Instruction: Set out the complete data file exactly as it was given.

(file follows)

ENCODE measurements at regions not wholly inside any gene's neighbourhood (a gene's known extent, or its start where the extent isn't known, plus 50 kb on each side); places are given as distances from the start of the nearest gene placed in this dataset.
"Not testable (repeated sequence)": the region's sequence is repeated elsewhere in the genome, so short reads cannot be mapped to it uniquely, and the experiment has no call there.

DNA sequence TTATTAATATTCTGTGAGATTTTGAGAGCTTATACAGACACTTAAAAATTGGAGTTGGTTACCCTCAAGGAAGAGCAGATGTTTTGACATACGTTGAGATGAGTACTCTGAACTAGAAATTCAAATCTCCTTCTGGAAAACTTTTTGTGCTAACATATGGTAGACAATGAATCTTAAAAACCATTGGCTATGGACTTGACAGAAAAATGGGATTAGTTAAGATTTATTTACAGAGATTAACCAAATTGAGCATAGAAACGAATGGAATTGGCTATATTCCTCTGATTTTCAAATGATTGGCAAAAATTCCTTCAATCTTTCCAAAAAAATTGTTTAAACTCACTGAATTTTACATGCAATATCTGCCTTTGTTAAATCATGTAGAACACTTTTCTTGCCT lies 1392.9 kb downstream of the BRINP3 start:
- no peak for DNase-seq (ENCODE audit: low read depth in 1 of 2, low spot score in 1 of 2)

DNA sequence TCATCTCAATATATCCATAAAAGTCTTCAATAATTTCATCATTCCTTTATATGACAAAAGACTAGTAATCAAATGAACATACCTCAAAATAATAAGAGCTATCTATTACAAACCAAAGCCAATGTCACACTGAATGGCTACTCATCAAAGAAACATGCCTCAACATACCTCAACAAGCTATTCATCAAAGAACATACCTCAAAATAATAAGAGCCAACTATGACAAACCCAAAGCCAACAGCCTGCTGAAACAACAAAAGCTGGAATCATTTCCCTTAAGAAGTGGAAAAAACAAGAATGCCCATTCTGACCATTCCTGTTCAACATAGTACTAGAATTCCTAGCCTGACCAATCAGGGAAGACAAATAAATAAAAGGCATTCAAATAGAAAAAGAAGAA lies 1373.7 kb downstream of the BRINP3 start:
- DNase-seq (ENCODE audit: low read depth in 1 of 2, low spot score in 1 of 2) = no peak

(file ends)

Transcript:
ENCODE measurements at regions not wholly inside any gene's neighbourhood (a gene's known extent, or its start where the extent isn't known, plus 50 kb on each side); places are given as distances from the start of the nearest gene placed in this dataset.
"Not testable (repeated sequence)": the region's sequence is repeated elsewhere in the genome, so short reads cannot be mapped to it uniquely, and the experiment has no call there.

DNA sequence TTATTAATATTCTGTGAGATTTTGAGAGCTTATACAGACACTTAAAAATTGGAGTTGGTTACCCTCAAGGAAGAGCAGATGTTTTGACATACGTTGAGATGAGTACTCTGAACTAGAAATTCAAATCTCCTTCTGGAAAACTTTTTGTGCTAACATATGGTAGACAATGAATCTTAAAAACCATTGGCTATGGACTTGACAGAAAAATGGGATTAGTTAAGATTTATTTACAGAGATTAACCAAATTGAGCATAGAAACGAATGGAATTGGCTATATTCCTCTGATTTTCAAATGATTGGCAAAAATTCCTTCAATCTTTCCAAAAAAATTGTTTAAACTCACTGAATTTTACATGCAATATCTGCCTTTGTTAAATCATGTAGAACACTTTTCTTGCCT lies 1392.9 kb downstream of the BRINP3 start:
- no peak for DNase-seq (ENCODE audit: low read depth in 1 of 2, low spot score in 1 of 2)

DNA sequence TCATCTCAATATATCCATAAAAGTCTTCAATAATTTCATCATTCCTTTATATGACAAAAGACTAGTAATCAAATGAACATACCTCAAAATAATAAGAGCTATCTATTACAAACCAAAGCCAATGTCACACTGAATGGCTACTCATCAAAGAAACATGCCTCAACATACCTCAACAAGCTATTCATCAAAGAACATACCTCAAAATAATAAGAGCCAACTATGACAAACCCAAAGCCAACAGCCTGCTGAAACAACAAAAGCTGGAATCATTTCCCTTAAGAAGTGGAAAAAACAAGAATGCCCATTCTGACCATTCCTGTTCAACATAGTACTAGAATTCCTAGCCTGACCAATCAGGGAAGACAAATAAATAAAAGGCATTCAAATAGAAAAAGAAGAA lies 1373.7 kb downstream of the BRINP3 start:
- DNase-seq (ENCODE audit: low read depth in 1 of 2, low spot score in 1 of 2) = no peak